This month, I still haven’t jumped off the local bus. I’m hangin’ on there, exploring the ramifications of…I know, you’re at AES in L.A., and you’d rather hear about great eating spots than dweeby computer jive. Okay, for lip smackin’ fish tacos, go to Senor Fish. For rich and hearty convergence technology, go with FireWire.
FireWire begins to meld the concept of device-attach protocol and serial bus into a true plug ‘n’ play package. The 1394 Trade Association, a collection of 170 computer, peripheral, pro and CE A/V vendors with a FireWire axe to grind, has ten groups working on topics from industrial control and automotive applications to compliance and inter- operability – my favorite. And yes, little Danny, there’s one for audio and video, too.
FireWire isn’t a network, per se, but it does play one on your digital set-top box. Its low-cost, flexible powering, dual asynchronous/ isochronous modes, backward and forward compatibility – as well as the ability to autonegotiate a comfy seat on the local bus along with 62 other peers – make it the perfect choice for networking of everything electronic. This means that, over time, we’ll see FireWire in ever increasing numbers of CE, prosumer and reinforcement audio gear as well.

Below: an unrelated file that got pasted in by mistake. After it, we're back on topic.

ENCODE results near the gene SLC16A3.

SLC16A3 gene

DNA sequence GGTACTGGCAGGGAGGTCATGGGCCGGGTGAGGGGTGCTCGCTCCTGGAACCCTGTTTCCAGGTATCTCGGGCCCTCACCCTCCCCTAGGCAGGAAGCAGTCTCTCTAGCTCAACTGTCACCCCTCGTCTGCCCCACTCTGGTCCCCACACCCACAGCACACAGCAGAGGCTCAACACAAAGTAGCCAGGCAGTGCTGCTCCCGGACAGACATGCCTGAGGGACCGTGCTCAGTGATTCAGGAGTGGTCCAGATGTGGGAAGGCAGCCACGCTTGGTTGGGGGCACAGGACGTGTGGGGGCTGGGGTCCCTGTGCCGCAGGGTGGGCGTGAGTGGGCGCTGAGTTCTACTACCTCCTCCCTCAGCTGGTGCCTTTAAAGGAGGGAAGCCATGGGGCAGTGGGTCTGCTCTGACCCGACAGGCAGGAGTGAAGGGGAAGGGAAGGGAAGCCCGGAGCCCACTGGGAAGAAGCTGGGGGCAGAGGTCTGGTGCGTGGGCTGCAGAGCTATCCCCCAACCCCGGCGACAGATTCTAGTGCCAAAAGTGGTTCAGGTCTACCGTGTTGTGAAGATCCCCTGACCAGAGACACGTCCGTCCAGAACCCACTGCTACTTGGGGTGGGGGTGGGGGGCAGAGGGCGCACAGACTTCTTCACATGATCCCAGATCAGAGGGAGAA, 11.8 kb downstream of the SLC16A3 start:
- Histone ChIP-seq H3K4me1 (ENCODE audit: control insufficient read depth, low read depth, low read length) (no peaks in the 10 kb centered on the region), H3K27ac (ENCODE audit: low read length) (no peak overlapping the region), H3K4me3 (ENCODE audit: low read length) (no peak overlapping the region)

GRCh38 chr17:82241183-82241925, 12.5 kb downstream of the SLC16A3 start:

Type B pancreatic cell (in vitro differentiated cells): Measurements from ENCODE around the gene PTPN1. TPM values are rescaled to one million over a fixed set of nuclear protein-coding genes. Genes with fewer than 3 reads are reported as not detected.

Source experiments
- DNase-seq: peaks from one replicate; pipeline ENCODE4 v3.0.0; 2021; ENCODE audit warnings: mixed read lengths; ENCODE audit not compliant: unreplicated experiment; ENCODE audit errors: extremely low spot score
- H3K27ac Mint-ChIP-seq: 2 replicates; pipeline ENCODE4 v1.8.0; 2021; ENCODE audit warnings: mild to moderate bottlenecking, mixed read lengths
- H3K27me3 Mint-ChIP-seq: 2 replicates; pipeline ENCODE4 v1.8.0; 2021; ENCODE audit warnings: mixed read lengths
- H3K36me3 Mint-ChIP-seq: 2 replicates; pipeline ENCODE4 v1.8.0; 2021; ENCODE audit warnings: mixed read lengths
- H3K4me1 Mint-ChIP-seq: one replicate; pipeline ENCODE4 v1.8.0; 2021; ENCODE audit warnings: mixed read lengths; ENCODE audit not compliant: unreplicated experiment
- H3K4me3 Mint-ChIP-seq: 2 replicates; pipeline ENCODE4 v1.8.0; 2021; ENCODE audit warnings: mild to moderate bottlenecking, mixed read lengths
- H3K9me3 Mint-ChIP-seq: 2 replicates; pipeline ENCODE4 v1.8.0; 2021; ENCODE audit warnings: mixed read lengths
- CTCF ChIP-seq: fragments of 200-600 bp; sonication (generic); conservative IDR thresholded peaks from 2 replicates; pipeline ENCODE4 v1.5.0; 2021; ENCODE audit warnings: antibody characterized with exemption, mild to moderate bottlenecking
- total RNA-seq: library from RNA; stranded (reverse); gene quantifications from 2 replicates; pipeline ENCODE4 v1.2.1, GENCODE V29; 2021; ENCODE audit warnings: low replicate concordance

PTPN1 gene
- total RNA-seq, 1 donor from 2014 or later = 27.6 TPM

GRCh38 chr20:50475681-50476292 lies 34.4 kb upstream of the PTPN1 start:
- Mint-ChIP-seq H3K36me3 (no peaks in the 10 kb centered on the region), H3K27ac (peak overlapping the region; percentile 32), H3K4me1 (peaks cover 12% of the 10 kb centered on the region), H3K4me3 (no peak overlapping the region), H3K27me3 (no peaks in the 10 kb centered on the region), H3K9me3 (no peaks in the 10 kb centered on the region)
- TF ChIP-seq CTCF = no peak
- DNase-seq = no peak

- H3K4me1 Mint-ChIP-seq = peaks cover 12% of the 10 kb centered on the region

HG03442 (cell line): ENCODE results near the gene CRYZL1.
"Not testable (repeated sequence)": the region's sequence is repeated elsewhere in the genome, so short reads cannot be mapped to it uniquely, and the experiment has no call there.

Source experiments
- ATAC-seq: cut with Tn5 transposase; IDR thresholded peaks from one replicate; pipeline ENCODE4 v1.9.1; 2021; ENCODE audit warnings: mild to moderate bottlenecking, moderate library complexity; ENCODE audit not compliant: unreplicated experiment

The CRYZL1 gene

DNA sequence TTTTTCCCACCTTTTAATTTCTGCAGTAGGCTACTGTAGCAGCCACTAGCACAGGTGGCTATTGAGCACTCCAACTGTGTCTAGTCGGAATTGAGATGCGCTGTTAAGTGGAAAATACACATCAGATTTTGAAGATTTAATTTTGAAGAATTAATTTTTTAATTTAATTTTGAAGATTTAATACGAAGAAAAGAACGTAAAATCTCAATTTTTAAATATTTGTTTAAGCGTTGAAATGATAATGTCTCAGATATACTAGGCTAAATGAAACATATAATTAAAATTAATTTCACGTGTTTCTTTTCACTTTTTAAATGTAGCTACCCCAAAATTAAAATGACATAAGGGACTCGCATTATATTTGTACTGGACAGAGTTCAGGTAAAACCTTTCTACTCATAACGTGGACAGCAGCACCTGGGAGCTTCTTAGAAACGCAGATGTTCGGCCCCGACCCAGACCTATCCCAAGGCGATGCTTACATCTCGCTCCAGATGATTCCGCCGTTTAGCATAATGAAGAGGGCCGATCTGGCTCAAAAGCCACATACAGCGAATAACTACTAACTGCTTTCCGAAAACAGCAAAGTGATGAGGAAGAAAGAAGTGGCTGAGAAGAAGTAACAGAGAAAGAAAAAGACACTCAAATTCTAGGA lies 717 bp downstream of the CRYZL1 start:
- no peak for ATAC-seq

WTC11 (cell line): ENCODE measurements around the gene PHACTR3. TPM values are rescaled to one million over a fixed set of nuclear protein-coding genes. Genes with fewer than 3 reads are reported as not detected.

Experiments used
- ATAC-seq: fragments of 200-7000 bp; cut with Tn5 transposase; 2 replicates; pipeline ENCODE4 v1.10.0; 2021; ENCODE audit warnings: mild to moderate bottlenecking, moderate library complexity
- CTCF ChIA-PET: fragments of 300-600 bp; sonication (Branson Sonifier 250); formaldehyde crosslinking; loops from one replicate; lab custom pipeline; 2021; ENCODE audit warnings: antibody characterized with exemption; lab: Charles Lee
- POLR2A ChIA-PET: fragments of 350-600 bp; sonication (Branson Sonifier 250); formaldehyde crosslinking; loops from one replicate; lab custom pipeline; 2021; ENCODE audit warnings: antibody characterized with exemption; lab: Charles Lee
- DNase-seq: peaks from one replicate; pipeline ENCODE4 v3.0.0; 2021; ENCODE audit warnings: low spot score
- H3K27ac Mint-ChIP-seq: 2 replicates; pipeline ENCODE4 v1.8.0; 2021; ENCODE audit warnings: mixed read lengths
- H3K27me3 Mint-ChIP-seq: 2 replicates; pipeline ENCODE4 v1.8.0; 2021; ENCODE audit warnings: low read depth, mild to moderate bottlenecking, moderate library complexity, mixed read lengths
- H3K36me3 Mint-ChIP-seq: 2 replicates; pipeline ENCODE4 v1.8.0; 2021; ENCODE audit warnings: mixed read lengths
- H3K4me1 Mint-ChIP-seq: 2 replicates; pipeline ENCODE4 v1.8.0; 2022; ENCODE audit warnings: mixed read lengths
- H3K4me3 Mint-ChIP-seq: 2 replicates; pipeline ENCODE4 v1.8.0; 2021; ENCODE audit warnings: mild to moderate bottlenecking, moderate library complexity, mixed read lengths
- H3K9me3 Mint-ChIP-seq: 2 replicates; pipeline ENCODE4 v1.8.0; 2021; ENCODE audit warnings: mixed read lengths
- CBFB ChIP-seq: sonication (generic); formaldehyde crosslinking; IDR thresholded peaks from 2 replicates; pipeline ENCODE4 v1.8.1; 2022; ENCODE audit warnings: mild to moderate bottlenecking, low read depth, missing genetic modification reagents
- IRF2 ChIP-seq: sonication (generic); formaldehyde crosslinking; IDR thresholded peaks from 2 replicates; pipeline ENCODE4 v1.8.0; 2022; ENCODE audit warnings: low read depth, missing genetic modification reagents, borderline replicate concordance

Since the introduction of sliced bread, SCSI has dominated the performance-peripheral scene. For consumer applications however, SCSI is too costly. Enter FireWire, which started life at Apple with the moniker “ChefCat” before it became an international standard. The IEEE created the first vendor-neutral standard version of FireWire in 1995. The original called for a four-wire unpowered or six-wire powered bus that went a long way toward trading off convenience and low cost for speed.
Since this is the Year of the Bus Upgrades, I’m here to extol the virtues of 1394b, an interesting long-distance, high-speed extension to the 1995 original. 1394b, or “Beta” for short, adds so many new features it boggles my addled mind. Although the copper physical layer with two twisted pairs hasn’t changed, the transmission is now dual simplex, with each pair continuously transmitting in each direction. Improved channel coding, employing the same 8B10B method used in Fibre Channel and Gigabit Ethernet, means that copper links radiate very little noise, a pleasant surprise in this RFI-enriched world. This also simplifies the analog design, making end-user products less expensive. Cleverly designed, dual-shielded, compact connectors allow hot plugging and protect against ESD (electrostatic discharge) damage.
Intended for more than 1,000 mating cycles, the connector comes in two flavors. There’s the familiar four-pin miniature version (Figure 2) that appears on consumer DV camcorders. This 1394a-2000 S200 connection, usually called 1394AV or iLink, doesn’t carry the extra power pins and is intended for battery-powered products operating between 100 and 400 Mbits per second. Then there’s the six-pin version, a new compact, keyed, 110-ohm latching design that carries up to 30 VDC along with the data. The max rate for this puppy is 3,200 Mb/s.
Another low-speed alternative is the tried-and-true team of UTP decorated with RJ-45s. This yields 100 Mb/s over a 75-meter distance and shares the same connectors, cables and tooling that are used for old-school Ethernet.